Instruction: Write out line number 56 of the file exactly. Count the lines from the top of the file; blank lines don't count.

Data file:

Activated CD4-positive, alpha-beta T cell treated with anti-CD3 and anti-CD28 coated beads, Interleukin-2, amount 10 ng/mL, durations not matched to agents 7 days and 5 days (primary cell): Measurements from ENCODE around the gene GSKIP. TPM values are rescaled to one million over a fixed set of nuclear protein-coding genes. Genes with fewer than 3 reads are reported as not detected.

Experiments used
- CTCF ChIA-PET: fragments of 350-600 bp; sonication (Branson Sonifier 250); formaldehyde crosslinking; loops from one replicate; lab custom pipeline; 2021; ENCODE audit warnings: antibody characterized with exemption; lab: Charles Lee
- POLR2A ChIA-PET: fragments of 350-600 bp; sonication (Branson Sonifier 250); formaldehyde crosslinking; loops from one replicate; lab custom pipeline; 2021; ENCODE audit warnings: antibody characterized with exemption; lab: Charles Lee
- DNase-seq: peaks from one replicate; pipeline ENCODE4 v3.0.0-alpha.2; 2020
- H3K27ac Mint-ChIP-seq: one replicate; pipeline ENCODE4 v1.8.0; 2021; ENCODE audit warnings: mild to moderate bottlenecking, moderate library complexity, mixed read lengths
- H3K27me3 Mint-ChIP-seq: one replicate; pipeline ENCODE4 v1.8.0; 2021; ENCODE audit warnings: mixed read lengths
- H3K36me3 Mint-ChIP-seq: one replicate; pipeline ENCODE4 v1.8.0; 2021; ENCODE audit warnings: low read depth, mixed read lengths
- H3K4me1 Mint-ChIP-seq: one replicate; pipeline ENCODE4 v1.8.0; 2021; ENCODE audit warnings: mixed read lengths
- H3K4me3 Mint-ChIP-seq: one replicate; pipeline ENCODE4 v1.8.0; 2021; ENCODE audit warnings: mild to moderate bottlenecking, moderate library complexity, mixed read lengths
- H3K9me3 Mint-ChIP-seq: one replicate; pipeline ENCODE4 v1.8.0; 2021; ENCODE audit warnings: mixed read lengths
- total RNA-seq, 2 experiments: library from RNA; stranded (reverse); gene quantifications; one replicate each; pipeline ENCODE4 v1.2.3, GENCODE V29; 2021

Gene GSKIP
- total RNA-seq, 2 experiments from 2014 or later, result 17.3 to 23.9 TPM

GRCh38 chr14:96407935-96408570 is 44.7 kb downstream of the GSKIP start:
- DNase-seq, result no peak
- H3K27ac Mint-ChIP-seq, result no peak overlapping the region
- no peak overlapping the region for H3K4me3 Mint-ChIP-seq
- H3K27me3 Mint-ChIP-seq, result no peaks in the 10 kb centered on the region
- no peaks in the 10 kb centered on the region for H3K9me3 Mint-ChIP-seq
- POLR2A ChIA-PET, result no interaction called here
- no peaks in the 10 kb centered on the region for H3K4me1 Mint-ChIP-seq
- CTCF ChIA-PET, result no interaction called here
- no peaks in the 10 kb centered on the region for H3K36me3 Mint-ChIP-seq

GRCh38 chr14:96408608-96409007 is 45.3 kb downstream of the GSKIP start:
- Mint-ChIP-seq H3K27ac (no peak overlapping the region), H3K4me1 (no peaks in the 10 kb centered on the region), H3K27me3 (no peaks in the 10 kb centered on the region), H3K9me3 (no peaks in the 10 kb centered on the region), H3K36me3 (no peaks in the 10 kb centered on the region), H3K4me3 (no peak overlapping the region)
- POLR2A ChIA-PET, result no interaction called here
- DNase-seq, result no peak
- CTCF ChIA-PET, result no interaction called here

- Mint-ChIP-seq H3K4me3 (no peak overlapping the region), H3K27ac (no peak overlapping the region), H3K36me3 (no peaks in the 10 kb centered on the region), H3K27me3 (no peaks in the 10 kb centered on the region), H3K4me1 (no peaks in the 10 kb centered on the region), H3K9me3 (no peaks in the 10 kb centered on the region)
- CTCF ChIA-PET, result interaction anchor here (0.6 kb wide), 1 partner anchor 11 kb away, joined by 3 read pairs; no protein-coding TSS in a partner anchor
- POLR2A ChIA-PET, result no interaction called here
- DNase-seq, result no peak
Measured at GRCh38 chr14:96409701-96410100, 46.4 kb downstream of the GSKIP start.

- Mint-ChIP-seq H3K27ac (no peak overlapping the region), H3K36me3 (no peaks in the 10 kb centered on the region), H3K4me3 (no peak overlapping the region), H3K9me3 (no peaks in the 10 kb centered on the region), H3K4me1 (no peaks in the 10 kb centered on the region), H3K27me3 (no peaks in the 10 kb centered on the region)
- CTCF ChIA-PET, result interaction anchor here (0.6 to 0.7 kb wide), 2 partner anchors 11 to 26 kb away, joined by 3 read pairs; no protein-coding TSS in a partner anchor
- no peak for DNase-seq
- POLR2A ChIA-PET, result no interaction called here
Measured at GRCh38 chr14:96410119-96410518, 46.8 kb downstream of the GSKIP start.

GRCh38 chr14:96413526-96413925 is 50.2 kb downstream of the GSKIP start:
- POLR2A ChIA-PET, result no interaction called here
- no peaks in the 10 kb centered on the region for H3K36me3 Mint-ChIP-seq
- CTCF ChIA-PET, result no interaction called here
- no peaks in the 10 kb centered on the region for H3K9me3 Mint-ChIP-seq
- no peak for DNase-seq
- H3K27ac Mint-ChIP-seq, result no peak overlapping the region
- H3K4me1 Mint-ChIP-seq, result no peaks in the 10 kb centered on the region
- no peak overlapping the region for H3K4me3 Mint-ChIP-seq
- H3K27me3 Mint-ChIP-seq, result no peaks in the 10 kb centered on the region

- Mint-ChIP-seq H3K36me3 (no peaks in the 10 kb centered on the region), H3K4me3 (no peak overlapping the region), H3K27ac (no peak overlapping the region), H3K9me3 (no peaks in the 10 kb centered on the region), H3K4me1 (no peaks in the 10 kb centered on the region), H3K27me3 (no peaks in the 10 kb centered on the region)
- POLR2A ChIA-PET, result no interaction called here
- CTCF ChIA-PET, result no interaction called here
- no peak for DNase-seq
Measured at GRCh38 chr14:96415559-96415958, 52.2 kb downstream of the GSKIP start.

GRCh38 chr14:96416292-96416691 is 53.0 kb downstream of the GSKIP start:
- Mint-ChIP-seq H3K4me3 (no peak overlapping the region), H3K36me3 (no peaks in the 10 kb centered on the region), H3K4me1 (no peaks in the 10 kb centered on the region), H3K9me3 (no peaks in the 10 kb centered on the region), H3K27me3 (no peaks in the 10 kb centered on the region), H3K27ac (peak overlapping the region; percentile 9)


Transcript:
- Mint-ChIP-seq H3K4me3 (no peak overlapping the region), H3K36me3 (no peaks in the 10 kb centered on the region), H3K4me1 (no peaks in the 10 kb centered on the region), H3K9me3 (no peaks in the 10 kb centered on the region), H3K27me3 (no peaks in the 10 kb centered on the region), H3K27ac (peak overlapping the region; percentile 9)